I Did a Thing!
On, Saturday, 6/29/2019, I completed my first inline event! Yes, it was a race. For me, finishing is my winning. Not only did I "win", but I got my best time to date for the distance. I completed 6.23 miles in 50:24, which gives me an average pace of 8:05 minutes per mile. Success!
Why I Picked This Event
In previous blog entries, I have outlined my 3 phase inline marathon training plan. To help measure my progress and stay on track, I included 4 key events in my plans. Completing this 10K skate was the second key milestone in my overall plan. Here are those 4 milestone events:
My Goals and Objectives
For this particular event, my primary goal was to finish the event. I estimated that I could finish in about an hour given my times on previous 6-ish mile skates. I exceeded my own expectations by finishing in less time than anticipated.
Above and beyond just plain finishing, I had a few more objectives:
My Preparation: Training
I signed up for this event since it was nearby and fit in well with my overall inline marathon training plan. To get ready, here's what my physical training looked like from the beginning of May through the event:
My Preparation: Planning
As the event drew closer, I thought about logistical planning. The day before, I picked up my bibs (numbers) and t shirt. That same day, I drove the course. In retrospect, I should have done that WAY SOONER to get a handle on the terrain.
I figured out core logistics of parking, getting to the start line, and getting from the finish line to where we parked. I also enlisted my husband to be my road crew. He drove us to the event, kept us on time, got us parked, helped me pin on my numbers, and brought my shoes to the finish line. He executed all of the plans to get us where we needed to be, when we needed to be there that would have stressed me out on the day of the event.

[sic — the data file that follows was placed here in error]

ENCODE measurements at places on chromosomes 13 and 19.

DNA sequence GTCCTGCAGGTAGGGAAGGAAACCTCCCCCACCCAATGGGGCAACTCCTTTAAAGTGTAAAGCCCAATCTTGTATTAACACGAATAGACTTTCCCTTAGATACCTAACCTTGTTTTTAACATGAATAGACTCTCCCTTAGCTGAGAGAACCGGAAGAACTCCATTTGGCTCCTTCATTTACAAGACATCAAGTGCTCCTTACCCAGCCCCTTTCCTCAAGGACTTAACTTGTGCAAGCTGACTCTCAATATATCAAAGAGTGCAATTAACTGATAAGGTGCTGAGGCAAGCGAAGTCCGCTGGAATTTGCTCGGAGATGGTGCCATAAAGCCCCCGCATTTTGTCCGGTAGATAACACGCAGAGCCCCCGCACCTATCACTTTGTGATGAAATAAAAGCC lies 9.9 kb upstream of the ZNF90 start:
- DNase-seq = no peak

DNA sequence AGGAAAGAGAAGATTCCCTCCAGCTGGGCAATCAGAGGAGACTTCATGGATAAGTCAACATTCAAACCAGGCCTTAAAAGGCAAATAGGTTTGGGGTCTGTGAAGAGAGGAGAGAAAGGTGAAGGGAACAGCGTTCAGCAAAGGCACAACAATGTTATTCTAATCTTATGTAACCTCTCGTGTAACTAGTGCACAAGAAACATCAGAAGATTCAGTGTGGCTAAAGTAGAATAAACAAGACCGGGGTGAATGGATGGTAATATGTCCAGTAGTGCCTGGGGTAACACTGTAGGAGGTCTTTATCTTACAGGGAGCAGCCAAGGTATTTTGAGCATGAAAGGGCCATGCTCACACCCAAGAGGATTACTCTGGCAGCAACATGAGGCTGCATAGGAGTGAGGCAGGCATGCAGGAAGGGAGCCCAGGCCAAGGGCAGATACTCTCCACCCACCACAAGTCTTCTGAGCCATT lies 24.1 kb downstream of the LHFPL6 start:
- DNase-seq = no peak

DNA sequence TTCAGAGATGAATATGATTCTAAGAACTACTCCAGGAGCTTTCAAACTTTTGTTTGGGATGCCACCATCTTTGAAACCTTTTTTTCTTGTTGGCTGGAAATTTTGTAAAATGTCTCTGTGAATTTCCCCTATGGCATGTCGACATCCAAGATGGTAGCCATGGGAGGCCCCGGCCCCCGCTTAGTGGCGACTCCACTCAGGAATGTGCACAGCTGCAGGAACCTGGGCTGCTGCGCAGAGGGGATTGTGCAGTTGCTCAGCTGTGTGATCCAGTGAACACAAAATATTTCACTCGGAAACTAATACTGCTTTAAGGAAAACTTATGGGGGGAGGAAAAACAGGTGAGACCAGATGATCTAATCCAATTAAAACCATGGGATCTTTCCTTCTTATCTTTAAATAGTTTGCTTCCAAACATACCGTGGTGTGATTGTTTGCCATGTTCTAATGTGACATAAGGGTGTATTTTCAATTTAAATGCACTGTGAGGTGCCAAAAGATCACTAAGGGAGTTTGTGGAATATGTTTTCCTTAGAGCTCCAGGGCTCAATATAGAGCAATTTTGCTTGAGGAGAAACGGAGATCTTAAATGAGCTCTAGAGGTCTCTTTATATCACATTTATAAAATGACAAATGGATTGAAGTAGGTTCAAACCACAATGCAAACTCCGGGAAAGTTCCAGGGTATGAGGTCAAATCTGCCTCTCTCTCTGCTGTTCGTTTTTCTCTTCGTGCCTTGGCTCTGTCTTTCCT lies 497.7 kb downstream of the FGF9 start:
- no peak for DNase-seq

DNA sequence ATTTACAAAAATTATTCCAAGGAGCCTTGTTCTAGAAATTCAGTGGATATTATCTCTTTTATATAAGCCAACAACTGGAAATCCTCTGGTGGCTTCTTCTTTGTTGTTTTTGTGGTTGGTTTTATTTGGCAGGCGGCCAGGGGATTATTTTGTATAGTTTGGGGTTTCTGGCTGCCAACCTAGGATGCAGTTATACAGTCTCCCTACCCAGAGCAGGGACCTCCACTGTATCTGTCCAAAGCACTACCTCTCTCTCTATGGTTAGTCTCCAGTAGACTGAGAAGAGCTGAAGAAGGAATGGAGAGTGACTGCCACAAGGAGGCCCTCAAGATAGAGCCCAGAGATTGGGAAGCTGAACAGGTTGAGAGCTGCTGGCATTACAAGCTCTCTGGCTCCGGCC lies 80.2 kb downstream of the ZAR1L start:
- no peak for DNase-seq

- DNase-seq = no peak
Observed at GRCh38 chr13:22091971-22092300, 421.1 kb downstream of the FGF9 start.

What Went Well
The event itself went well. I achieved my primary goal of finishing, and even made good time through it all. My nutrition and hydration worked and I didn't feel dehydrated or have what I will politely call "gastro-intestinal distress" on the day of the event. I achieved a personal best time, and I felt good after I finished (perhaps partly because I got to stop skating after doing many, many hills). Post event, I ate a good meal, did some yoga, took a power nap, soaked in Epsom salt, and iced my left knee. Now, a day later, I'm only a little bit sore, which is encouraging.
I also realized how supportive people are at these events. There were some professional inline skaters at the front of the pack, then people who were more recreational. Along the whole course, people were encouraging. This included volunteers directing us the right way, police officers directing traffic, people who passed me, the water station helpers, and people not in the event who were just skating or running by. Everyone had words of encouragement to share. As I was struggling up the last, ridiculously long hill, I heard "almost at the top," "only 1 kilometer to go," "looking good," "you got this," and "you can do this!" That type of support in the moment makes all of the difference. While I pride myself of my ability to power through adversity, voices to help cheer on the voice in my head telling me I'm going to make it help. It also gives me faith in the goodness of the world.
What Could Have Gone Better
While I did drive the course, I drove it the day before the event--which didn't give me a lot of time to course correct my training. During that drive, which was almost an afterthought, I realized that there were a fair amount of hills on the course. I was worried about going down the hills and not totally losing control. I knew how to ascend hills, and though I was not very efficient in doing so, I knew I could complete the course as long as I could navigate downhill stretches.
In retrospect, I would have checked out the course earlier and trained accordingly. I definitely made up time from climbing the multiple hills by doing a little faster downhill afterwards. The last hill was very, very ugly. I definitely need to do more, different terrain so that isn't such an effort--or a surprise.
Lessons Learned and Next Steps
My next inline event is the first Saturday in August in St Paul. Here's how I will change my current training plan to be more successful in that event:
What Do You Think?
How have you trained for athletic events? Include your thoughts in the comments.
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Brenda Peterson is a collaborative learning consultant and learning & development manager who is driven to help individuals and organizations succeed.